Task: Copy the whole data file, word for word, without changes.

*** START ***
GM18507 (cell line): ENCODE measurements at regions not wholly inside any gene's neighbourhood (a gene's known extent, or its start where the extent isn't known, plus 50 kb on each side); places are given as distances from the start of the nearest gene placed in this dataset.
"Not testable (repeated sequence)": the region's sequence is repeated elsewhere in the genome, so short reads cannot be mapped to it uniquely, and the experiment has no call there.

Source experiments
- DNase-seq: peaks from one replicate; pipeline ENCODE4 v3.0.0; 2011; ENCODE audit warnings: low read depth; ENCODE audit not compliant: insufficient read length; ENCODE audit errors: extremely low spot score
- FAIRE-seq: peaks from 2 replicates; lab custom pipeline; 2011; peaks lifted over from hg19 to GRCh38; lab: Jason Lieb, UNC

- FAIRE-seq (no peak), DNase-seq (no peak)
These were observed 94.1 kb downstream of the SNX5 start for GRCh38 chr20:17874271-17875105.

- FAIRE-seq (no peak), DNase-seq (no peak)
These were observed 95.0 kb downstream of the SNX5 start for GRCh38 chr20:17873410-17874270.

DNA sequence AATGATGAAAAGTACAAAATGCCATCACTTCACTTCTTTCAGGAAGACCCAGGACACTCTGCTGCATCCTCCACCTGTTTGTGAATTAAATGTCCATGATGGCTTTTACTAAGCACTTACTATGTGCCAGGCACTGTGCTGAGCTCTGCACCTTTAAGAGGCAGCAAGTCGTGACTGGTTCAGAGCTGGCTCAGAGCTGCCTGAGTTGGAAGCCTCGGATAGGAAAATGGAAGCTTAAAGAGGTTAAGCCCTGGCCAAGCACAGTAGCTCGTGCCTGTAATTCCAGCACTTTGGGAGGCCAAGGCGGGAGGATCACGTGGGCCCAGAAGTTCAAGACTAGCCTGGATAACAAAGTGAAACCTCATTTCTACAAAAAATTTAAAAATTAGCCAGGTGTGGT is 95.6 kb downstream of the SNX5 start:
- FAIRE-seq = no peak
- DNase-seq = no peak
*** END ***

GM18507 (cell line): ENCODE measurements at regions not wholly inside any gene's neighbourhood (a gene's known extent, or its start where the extent isn't known, plus 50 kb on each side); places are given as distances from the start of the nearest gene placed in this dataset.
"Not testable (repeated sequence)": the region's sequence is repeated elsewhere in the genome, so short reads cannot be mapped to it uniquely, and the experiment has no call there.

Source experiments
- DNase-seq: peaks from one replicate; pipeline ENCODE4 v3.0.0; 2011; ENCODE audit warnings: low read depth; ENCODE audit not compliant: insufficient read length; ENCODE audit errors: extremely low spot score
- FAIRE-seq: peaks from 2 replicates; lab custom pipeline; 2011; peaks lifted over from hg19 to GRCh38; lab: Jason Lieb, UNC

- FAIRE-seq (no peak), DNase-seq (no peak)
These were observed 94.1 kb downstream of the SNX5 start for GRCh38 chr20:17874271-17875105.

- FAIRE-seq (no peak), DNase-seq (no peak)
These were observed 95.0 kb downstream of the SNX5 start for GRCh38 chr20:17873410-17874270.

DNA sequence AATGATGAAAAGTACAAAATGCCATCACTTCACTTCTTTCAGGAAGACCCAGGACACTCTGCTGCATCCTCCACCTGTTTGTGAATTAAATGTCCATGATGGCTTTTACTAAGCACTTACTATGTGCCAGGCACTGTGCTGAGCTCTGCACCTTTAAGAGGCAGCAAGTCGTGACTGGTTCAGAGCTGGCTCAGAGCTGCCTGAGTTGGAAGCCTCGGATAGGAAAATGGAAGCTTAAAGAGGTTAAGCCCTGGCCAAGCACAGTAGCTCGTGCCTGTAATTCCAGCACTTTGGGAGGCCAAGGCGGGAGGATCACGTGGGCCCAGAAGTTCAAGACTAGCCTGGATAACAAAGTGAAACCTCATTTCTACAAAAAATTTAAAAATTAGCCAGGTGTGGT is 95.6 kb downstream of the SNX5 start:
- FAIRE-seq = no peak
- DNase-seq = no peak